Floodplain Management

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Elevation Certificates: Updates and Common Issues

By John Gerber, North Carolina NFIP Coordinator, and edited by NeDNR

From December 2015 Floodplain Management Today

The current FEMA Elevation Certificate (and Floodproofing Certificate) expired July 31, 2015, but the Federal Office of Management and Budget has been extending the expiration date month by month with the latest extension going until Nov. 30, 2015. While they finish their review and approve the updated form, continue using the existing form even if it says “expires July 31, 2015.” NeDNR will keep you updated. [Please see current Elevation Certificate here]

Common Discrepancies

If you are a local floodplain administrator, please do not simply accept submitted ECs and put in your file. It is imperative that you review for accuracy and completeness. Some common mistakes in ECs are below.

Section A

A4. Building use is not completed or correctly identifying the type of structure. Additions should be noted with further explanation in the Comments Section D as to where the elevations were shot. It can be confusing when the new construction is an addition, but the elevations in C2 are for the entire structure.

A7. Verify the correct building diagram is used. It may have huge implications on the insurance rate. If unsure of the proper diagram, select the one that most closely resembles the building being certified and add comments or even a sketch so it is clear where the elevations in C2 are shot.

A8 and A9. Verify there are the correct number of permanent openings within 1.0 foot above adjacent grade (interior or exterior) and the proper NET AREA is calculated.

Section B

Floodplain administrators should verify information in B1-B9 is correct before accepting the EC. This is a simple review, but often overlooked. Make sure the correct Community Identification Number is used for your community and make sure the entire map/panel number is in B4.

B10. Verify the source of the Base Flood Elevation is correct. For detailed studies with profiles, the Flood Insurance Study profile block should be checked. If only the FIRM is checked as the source of the BFE, it should be questioned. For AH and AO Zones, where there are no profiles, checking the FIRM block would be appropriate. If your community has requested a BFE from NDNR, then it is appropriate to check “community determined” based on the NDNR BFE document.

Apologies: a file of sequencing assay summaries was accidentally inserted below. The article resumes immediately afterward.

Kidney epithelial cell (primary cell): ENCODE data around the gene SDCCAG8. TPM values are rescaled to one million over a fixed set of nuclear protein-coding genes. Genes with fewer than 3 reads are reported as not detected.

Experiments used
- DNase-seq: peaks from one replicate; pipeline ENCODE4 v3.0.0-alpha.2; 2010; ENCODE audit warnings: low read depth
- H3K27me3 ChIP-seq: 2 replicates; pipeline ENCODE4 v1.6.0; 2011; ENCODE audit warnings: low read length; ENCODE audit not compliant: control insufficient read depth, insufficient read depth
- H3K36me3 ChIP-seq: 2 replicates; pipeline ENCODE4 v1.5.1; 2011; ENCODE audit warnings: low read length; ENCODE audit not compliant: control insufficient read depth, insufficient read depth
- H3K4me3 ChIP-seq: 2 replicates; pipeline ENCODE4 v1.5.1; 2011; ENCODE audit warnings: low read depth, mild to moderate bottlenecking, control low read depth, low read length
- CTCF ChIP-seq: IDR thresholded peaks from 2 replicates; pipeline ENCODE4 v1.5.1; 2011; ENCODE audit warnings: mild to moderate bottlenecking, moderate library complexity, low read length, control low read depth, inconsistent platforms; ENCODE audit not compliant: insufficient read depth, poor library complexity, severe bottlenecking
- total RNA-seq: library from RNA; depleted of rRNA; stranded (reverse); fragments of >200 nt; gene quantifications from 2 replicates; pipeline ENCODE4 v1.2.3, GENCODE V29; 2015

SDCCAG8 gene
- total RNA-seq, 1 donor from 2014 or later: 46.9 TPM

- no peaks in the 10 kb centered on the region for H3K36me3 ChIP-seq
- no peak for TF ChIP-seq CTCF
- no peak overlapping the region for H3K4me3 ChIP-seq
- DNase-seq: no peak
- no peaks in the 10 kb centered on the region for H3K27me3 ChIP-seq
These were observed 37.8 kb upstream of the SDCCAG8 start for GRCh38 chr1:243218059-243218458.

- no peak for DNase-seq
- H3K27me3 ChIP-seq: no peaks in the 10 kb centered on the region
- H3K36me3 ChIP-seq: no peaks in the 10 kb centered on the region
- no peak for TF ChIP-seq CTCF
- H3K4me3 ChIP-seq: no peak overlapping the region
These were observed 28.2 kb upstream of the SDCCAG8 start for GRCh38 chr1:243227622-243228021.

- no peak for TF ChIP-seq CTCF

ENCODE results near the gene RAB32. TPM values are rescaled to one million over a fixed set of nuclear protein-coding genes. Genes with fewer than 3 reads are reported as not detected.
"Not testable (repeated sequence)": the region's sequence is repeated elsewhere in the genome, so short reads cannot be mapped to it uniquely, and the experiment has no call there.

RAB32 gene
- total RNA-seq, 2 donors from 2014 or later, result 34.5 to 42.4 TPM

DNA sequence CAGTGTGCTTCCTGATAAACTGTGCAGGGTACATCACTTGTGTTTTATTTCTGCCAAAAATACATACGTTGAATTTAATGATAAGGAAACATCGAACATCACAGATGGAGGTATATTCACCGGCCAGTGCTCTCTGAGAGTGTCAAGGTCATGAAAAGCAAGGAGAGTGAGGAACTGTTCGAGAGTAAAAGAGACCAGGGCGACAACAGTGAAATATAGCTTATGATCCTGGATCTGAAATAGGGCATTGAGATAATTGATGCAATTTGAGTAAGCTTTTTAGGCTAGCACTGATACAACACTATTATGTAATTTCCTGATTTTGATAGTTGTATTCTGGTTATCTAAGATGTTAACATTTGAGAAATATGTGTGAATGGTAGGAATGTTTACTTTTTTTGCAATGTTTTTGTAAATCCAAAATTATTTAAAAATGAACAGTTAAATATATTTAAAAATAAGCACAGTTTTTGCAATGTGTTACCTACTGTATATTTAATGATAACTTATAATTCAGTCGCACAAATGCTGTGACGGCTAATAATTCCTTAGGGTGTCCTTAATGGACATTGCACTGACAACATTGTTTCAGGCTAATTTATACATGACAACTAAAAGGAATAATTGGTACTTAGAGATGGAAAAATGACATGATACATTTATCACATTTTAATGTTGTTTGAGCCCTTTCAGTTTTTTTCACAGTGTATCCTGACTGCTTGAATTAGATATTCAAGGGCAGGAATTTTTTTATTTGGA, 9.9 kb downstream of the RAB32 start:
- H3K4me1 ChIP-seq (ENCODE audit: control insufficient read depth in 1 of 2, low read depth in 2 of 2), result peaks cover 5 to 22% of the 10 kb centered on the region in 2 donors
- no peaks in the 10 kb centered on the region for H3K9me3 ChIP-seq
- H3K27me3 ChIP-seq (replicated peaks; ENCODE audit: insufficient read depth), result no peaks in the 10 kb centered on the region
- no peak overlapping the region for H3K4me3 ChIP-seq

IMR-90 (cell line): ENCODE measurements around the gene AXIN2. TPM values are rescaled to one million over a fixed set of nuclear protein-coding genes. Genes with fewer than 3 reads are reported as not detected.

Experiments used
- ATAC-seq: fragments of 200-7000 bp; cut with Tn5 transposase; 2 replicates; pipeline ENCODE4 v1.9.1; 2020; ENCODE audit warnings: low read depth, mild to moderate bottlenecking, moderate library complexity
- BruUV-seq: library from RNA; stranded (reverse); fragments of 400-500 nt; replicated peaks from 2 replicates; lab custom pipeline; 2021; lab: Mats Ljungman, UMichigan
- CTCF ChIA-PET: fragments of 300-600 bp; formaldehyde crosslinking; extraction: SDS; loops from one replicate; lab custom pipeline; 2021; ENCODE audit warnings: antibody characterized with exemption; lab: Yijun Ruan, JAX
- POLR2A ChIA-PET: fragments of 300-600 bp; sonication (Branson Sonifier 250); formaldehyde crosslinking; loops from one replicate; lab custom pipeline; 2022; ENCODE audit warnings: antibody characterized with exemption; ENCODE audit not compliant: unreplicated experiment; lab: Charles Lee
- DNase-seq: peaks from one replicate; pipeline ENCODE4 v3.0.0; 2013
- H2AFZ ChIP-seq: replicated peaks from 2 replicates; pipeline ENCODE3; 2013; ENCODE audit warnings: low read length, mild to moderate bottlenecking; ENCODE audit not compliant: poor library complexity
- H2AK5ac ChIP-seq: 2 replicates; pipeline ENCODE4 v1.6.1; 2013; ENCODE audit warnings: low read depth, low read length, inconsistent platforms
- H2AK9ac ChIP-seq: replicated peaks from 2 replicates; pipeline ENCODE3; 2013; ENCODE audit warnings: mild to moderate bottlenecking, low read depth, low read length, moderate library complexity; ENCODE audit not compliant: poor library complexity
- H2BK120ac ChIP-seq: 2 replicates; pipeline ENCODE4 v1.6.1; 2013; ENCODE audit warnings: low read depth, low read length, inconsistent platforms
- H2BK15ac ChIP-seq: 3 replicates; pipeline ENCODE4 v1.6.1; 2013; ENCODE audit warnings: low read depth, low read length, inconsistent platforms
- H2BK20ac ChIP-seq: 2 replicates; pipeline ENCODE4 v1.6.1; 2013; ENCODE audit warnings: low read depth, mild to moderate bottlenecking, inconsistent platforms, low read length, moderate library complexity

Section C

C1. The “finished construction” EC should not be submitted until all mechanical equipment and final grading is complete per EC instructions. The finished construction EC must be maintained in your community files forever.

C2. Check to make sure the benchmark utilized references the Permanent Identifier or other unique identifier as explained in the instructions. Using “GPS,” “USGS,” “Private,” “N/A” or leaving it blank is not acceptable.

C2a-h. Make sure to include “N/A” if the elevation does not apply for that section.

Section D

There should always be comments in this section. The more explanation, the better.

Section G

Please use this section to document the items noted and include comments. This information can be very useful to you as staff changes allowing their assumptions or decisions to be tracked and documented. It also helps in our review during a CAV when the EC is reviewed and approved by a previous staff member that is no longer available.

One final note - many individuals located in a Zone X are told by insurance agents that an EC is required if they want a flood insurance policy. They think insurance and then automatically think—EC. Being told that, they hire a surveyor to complete the elevation information in Section C and note the flood zone is X in B8. This is an unnecessary expense since the Zone X rates and Preferred Risk Policies are not based on elevation data and ECs are not required. Please help get the word out wherever you can. This is one less expense property owners need on top of the new surcharges and fees.

If you need any help reviewing Elevation Certificates, you can contact Chuck Chase or Katie Ringland at NeDNR.

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